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G.–S. Ying, Vision in Preschoolers Study Group; Impact of Confidence Number on the Accuracy of the Retinomax and SureSight Autorefractors as Screening Tools . Invest. Ophthalmol. Vis. Sci. 2006;47(13):693.
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To assess whether repeated testing to achieve a reading with higher confidence number improves the accuracy of screening by the Retinomax and SureSight Autorefractors.
Nurse and lay screeners trained in the use of Retinomax and SureSight Autorefractors screened 1452 children enrolled in the VIP Phase II study. All of these children also received a comprehensive eye examination. Using the data from children (∼30%) who had repeat readings because of a low confidence number for one or both eyes on the initial reading, we determined the screening failure criteria that maximized the overall sensitivity with specificity set to 90% and 94%. We compared the sensitivities (at both 90% and 94% specificity) from using the lowest confidence number reading vs. using the highest confidence number reading for the same children. The comparison includes the sensitivity for detecting any conditions, conditions grouped by severity (Group 1, 2, 3) and by the 4 VIP–targeted conditions (amblyopia, strabismus, significant refractive error, and unexplained decreased visual acuity (VA)). Statistical comparison of correlated proportions was performed.
For the Retinomax Autorefractor (N=970 pairs of repeated readings), the confidence number of the repeated test was on average 3 units better, with 88% readings above the recommended minimum value (8). Sensitivity improved by 0% to 9% at 90% specificity, and by 2% to 19% at 94% specificity with the higher confidence number. The improvements in sensitivity are significant for detecting any conditions (3% at 90% specificity, 13% at 94% specificity), Group 1 condition (15% at 94% specificity), Group 2 condition (16% at 94% specificity), significant refractive error (14% at 94% specificity) and reduced VA (7% at 90% specificity, 19% at 94% specificity).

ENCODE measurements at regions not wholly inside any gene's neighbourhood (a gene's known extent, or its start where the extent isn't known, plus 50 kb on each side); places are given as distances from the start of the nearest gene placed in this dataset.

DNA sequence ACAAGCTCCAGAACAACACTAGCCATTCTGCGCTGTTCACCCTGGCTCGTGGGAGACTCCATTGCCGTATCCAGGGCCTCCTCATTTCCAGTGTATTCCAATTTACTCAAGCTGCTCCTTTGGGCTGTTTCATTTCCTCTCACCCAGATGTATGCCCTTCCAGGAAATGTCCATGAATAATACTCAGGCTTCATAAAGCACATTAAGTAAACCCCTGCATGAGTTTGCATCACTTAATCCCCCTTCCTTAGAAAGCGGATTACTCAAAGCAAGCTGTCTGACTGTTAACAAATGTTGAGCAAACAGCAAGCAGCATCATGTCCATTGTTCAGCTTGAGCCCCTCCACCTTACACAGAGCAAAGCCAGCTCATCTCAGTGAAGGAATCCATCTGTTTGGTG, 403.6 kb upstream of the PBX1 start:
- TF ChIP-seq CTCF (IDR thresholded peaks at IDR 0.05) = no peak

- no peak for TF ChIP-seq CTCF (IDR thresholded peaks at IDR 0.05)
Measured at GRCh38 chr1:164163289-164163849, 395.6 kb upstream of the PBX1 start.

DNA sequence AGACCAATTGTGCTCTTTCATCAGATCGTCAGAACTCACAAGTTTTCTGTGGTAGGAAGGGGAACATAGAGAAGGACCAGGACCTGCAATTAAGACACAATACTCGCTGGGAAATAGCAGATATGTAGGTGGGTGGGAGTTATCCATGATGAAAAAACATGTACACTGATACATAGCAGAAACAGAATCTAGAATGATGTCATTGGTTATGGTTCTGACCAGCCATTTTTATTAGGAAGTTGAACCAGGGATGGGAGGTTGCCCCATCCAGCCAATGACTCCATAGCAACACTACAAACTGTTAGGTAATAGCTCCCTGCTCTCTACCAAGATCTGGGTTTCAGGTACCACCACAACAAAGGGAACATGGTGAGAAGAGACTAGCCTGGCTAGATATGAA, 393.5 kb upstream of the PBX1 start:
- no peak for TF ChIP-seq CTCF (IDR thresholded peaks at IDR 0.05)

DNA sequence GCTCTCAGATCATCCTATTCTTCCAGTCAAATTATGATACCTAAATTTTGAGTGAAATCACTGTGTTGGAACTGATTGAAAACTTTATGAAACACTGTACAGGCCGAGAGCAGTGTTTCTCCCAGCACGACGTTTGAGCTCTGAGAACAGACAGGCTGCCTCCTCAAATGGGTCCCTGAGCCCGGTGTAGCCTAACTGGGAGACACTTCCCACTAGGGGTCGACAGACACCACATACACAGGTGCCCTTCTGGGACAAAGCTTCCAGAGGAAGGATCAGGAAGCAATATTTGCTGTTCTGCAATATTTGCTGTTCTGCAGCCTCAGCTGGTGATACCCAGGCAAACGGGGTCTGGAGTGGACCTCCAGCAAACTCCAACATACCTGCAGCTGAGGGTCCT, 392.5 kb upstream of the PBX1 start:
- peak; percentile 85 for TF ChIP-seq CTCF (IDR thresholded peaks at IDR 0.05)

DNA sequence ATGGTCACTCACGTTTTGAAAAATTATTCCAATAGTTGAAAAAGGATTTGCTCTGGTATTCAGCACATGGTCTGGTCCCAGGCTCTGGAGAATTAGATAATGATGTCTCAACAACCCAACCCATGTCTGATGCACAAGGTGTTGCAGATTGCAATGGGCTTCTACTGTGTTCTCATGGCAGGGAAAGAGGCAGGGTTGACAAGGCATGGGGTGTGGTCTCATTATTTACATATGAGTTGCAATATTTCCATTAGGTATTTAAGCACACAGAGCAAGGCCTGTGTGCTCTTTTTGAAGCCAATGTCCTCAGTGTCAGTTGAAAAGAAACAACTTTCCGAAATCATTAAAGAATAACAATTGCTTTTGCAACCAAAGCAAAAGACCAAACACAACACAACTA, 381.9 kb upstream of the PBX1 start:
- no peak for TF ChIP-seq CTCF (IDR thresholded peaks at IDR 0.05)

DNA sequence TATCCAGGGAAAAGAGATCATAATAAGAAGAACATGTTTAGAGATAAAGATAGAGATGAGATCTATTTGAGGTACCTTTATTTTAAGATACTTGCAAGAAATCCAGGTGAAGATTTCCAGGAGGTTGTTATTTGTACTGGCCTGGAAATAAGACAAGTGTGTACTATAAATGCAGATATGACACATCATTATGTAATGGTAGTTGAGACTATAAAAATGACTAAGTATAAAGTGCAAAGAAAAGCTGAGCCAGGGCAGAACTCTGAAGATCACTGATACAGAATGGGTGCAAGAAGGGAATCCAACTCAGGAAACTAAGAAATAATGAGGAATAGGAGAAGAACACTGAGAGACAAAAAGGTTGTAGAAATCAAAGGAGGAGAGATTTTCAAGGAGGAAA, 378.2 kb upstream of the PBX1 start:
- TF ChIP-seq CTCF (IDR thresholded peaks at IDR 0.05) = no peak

For the SureSight Vision Screener (N=801 pairs of repeated readings), the confidence number of the repeated test was on average 2 units better, with 82% of readings above the recommended minimum value (6). The improved confidence numbers only minimally changed the sensitivity at 90% specificity (range of change in sensitivity: –2% to 6%), but significantly improved the sensitivity at 94% specificity for detecting any conditions (10%), Group 1 conditions (12%), Group 2 conditions (12%), significant refractive error (12%) and amblyopia (18%).
Higher confidence number of a reading from repeated testing improved the accuracy of Retinomax and SureSight Autorefractors, suggesting repeated testing to reach the manufacturers’ recommended minimum value is worthwhile in screening.
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